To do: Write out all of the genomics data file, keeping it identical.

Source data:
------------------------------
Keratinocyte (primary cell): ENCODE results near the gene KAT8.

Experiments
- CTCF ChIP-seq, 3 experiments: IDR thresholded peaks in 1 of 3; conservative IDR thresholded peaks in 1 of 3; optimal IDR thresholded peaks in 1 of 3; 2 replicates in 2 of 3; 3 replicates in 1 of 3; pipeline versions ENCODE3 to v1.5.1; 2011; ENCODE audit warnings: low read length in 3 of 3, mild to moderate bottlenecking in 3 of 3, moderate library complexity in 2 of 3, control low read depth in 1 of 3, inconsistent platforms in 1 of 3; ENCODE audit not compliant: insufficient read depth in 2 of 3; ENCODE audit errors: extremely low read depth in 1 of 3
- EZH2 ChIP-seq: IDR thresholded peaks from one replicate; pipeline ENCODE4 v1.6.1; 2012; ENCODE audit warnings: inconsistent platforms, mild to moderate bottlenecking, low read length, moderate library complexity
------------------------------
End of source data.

Keratinocyte (primary cell): ENCODE results near the gene KAT8.

Experiments
- CTCF ChIP-seq, 3 experiments: IDR thresholded peaks in 1 of 3; conservative IDR thresholded peaks in 1 of 3; optimal IDR thresholded peaks in 1 of 3; 2 replicates in 2 of 3; 3 replicates in 1 of 3; pipeline versions ENCODE3 to v1.5.1; 2011; ENCODE audit warnings: low read length in 3 of 3, mild to moderate bottlenecking in 3 of 3, moderate library complexity in 2 of 3, control low read depth in 1 of 3, inconsistent platforms in 1 of 3; ENCODE audit not compliant: insufficient read depth in 2 of 3; ENCODE audit errors: extremely low read depth in 1 of 3
- EZH2 ChIP-seq: IDR thresholded peaks from one replicate; pipeline ENCODE4 v1.6.1; 2012; ENCODE audit warnings: inconsistent platforms, mild to moderate bottlenecking, low read length, moderate library complexity